That was extinguished quickly however, as Junipero Serra High from California took down both St. Jago and Calabar in their 4×100. Kingston College had the fastest times pre-meet in the 4×100, but in their final with an unbeatable lead, they dropped the baton on the last exchange.

The USA versus the World 4×400 further served to quiet the crowd, as Jermaine Gonzales basically jogged the second leg and the USA again won going away. Ditto the women’s race, with Sanya Richards-Ross running better than she has in a couple of years now anchoring the US to a convincing victory.

So it was left to UTech to try and get the crowd back into it, and they did, easily defeating Texas A&M in the College Men’s 4×200 relay, even as their third leg runner appeared to suffer a cramp before the handoff.

Quite possibly the best race of the day was the High School Boys 4×800 relays, and again the Jamaican schoolboys came up short, as KC, St Jago and Holmwood all fell to the number one US team, Westfield from Virginia. The anchor leg runners of KC and Westfield ran a stirring final 150 meters that had the entire stadium on there feet down the stretch.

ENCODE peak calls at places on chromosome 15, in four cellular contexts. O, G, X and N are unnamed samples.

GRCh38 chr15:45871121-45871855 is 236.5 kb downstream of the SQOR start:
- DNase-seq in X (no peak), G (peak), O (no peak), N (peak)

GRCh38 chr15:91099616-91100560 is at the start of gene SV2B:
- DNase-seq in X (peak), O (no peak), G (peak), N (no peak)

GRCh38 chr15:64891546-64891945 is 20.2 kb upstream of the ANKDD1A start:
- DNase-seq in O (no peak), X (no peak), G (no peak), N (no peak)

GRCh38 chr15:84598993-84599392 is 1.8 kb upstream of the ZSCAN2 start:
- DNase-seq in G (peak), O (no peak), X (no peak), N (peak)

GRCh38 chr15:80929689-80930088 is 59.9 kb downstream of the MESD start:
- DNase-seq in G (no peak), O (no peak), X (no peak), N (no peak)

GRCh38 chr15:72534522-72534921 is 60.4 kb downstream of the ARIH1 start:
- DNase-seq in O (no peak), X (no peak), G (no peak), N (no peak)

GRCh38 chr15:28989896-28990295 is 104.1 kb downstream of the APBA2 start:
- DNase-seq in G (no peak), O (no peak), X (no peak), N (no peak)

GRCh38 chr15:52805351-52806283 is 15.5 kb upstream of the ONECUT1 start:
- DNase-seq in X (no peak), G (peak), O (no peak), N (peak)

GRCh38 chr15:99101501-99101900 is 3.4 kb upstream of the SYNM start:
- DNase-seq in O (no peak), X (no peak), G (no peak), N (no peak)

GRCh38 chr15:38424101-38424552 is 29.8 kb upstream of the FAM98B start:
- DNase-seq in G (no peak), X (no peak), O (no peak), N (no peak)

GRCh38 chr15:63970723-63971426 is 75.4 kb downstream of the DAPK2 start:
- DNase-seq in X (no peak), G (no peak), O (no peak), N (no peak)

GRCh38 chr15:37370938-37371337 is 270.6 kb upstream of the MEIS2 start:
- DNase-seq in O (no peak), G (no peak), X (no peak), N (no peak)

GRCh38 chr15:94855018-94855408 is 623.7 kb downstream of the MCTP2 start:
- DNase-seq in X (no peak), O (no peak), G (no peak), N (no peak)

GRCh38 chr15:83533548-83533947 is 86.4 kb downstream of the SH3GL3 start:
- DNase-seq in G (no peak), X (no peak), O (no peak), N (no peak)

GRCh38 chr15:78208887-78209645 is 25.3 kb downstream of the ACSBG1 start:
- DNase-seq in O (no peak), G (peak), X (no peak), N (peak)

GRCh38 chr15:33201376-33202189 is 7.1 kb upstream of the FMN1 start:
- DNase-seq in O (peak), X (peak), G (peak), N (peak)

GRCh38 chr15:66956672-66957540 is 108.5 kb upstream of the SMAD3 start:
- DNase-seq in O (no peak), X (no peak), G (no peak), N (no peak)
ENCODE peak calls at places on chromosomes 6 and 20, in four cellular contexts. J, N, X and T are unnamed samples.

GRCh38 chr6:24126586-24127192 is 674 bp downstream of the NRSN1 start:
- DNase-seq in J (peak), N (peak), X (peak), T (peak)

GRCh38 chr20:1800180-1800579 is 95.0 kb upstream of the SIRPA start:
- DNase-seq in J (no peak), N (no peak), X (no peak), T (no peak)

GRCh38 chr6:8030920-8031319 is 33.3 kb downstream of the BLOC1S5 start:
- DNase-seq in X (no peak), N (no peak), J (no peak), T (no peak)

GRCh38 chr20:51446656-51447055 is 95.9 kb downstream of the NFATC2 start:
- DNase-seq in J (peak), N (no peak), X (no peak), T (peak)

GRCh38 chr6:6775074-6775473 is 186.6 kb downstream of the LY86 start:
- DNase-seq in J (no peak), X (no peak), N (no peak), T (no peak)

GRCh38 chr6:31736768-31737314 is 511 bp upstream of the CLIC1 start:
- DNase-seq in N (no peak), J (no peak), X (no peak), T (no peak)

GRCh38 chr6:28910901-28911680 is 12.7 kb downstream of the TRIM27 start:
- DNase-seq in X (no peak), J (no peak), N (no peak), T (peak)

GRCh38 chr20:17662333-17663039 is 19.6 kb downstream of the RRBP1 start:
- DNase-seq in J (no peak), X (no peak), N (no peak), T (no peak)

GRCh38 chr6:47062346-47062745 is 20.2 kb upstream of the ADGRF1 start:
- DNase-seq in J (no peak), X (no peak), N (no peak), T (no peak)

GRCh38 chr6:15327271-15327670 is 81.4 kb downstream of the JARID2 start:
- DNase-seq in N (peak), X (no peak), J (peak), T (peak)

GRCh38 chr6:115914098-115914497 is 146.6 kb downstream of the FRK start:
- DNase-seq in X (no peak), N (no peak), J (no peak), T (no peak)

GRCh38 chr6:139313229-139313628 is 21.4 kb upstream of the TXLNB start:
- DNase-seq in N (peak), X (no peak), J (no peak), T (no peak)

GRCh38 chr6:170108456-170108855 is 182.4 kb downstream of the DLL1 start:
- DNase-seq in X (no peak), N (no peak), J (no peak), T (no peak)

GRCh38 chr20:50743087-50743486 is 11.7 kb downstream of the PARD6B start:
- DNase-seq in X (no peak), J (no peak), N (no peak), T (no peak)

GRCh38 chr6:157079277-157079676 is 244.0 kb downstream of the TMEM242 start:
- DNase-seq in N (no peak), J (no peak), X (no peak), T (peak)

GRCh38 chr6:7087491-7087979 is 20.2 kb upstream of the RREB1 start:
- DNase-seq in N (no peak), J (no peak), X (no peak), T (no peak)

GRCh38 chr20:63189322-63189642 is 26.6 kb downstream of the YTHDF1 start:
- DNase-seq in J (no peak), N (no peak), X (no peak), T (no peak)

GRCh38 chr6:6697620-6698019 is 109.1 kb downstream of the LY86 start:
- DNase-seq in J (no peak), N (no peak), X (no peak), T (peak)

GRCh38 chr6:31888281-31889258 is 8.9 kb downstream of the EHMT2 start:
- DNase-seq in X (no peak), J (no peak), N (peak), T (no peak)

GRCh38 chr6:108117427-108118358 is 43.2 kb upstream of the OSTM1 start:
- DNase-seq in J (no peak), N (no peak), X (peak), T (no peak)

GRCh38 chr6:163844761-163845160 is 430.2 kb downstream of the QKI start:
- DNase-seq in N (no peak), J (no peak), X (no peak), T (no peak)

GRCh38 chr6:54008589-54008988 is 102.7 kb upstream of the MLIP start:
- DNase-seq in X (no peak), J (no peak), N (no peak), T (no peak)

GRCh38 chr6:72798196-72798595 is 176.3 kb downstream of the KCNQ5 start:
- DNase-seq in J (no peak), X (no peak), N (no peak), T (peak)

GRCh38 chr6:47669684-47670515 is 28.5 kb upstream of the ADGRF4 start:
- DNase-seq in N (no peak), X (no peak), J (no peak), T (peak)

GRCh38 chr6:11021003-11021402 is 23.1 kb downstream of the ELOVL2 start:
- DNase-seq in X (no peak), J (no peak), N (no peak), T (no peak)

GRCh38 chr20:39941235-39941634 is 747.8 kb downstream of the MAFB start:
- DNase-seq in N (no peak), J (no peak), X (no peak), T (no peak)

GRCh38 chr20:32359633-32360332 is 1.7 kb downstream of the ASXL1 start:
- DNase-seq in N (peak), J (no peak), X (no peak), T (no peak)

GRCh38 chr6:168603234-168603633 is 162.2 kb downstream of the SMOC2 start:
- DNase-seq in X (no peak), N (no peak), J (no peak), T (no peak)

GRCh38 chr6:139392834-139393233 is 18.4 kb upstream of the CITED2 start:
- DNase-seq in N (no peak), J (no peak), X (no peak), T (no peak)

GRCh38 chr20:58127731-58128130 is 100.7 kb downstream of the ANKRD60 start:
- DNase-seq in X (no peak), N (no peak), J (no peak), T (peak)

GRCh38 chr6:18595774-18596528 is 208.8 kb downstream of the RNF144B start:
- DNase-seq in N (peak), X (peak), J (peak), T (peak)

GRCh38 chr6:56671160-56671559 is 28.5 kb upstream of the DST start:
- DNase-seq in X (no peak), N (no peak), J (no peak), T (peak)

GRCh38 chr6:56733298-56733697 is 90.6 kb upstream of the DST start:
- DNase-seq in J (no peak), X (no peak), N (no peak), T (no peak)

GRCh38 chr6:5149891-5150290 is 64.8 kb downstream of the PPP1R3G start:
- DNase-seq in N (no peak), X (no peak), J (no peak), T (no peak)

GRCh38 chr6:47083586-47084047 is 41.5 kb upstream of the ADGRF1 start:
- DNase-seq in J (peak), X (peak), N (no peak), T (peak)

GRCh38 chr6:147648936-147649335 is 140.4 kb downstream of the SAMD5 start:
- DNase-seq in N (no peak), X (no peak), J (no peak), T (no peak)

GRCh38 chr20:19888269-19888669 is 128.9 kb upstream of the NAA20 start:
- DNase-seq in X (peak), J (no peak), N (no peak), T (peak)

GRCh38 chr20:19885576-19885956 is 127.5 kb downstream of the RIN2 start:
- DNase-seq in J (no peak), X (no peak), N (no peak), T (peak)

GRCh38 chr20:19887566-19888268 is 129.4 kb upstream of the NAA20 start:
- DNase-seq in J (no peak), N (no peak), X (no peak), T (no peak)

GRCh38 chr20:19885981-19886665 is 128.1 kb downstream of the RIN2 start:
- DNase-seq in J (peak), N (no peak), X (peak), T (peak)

What is usually the crown jewel event of track, the 4×400 relay, was the last stand for the Jamaican high schoolers. With the sun peeking out (just barely on what I can attest was the coldest day in recent memory) Munro College took it home, winning ahead of Kingston College, Lodge HS of Barbados, Manchester High, Calabar and STETHS. Delano Williams of Munro, who provided a stellar performance in the 100 and 200 at the recent Boy and Girls Championship, sprinted the anchor leg as if it were a 100 meter race to finish in an astonishing 45.8 split. He will be a force to reckon with in the future.